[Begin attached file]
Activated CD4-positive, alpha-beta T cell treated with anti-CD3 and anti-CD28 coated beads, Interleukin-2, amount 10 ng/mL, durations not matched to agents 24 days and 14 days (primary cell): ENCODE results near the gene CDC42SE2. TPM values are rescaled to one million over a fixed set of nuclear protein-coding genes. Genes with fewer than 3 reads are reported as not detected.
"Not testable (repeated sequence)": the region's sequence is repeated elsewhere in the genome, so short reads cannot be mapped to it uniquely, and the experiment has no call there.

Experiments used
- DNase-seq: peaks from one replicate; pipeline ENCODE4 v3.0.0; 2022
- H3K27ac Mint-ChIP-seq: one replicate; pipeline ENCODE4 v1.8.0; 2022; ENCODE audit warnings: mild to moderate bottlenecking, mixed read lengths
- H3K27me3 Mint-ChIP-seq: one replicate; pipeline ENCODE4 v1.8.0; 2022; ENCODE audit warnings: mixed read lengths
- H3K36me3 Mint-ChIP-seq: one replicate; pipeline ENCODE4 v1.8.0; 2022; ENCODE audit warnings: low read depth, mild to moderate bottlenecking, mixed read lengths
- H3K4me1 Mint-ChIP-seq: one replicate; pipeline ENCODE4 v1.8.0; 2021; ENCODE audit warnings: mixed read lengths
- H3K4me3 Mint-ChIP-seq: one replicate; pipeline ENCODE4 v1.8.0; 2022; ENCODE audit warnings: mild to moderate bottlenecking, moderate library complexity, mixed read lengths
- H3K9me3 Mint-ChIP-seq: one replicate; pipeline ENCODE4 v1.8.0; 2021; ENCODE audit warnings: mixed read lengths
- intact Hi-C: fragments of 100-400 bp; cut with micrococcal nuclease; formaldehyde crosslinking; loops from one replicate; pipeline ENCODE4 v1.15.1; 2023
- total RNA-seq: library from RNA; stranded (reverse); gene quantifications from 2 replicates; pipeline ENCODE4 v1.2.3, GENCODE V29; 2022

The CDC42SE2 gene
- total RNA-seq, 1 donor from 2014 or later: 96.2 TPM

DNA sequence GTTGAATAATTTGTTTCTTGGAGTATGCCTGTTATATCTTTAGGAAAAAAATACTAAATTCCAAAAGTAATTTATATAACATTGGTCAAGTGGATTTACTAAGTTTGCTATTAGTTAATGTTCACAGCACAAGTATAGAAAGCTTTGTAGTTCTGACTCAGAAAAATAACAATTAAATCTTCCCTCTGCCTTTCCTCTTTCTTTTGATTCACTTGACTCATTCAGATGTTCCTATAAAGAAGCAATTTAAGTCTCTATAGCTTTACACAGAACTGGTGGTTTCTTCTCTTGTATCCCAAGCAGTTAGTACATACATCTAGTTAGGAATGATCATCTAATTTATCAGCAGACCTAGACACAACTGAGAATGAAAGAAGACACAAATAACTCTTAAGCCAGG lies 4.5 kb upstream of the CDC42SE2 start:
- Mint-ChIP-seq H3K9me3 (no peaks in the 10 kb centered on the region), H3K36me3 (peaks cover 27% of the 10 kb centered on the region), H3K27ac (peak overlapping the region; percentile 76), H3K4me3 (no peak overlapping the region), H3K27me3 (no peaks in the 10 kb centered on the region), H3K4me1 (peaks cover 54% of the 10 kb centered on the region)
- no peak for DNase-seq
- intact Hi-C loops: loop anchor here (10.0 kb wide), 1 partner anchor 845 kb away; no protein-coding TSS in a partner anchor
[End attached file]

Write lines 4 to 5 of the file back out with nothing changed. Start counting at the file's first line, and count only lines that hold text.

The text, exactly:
- DNase-seq: peaks from one replicate; pipeline ENCODE4 v3.0.0; 2022
- H3K27ac Mint-ChIP-seq: one replicate; pipeline ENCODE4 v1.8.0; 2022; ENCODE audit warnings: mild to moderate bottlenecking, mixed read lengths